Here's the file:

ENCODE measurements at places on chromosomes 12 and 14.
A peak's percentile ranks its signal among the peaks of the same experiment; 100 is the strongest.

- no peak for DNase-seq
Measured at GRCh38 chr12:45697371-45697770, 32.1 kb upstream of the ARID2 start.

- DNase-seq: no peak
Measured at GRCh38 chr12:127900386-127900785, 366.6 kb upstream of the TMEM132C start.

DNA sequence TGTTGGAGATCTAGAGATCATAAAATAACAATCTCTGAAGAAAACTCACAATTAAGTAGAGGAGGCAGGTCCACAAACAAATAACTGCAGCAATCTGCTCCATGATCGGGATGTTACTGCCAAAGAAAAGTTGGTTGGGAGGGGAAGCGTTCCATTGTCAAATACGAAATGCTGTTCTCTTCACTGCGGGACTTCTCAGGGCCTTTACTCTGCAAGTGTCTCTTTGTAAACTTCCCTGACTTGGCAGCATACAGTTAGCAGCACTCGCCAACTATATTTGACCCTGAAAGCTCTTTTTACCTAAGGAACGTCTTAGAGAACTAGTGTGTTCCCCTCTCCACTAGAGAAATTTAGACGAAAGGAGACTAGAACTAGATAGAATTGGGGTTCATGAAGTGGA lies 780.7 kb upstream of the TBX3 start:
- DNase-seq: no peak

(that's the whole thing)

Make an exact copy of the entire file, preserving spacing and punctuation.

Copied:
ENCODE measurements at places on chromosomes 12 and 14.
A peak's percentile ranks its signal among the peaks of the same experiment; 100 is the strongest.

- no peak for DNase-seq
Measured at GRCh38 chr12:45697371-45697770, 32.1 kb upstream of the ARID2 start.

- DNase-seq: no peak
Measured at GRCh38 chr12:127900386-127900785, 366.6 kb upstream of the TMEM132C start.

DNA sequence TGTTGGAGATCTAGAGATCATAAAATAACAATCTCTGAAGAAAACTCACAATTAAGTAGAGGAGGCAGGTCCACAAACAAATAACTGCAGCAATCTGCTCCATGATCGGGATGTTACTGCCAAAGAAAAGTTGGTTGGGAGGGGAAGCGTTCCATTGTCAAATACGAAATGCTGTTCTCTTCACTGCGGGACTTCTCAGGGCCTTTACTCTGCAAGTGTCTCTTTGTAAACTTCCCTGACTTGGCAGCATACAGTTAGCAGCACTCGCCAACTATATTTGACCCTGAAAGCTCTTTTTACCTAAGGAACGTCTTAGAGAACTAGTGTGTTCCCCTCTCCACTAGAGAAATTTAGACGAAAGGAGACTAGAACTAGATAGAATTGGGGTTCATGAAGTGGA lies 780.7 kb upstream of the TBX3 start:
- DNase-seq: no peak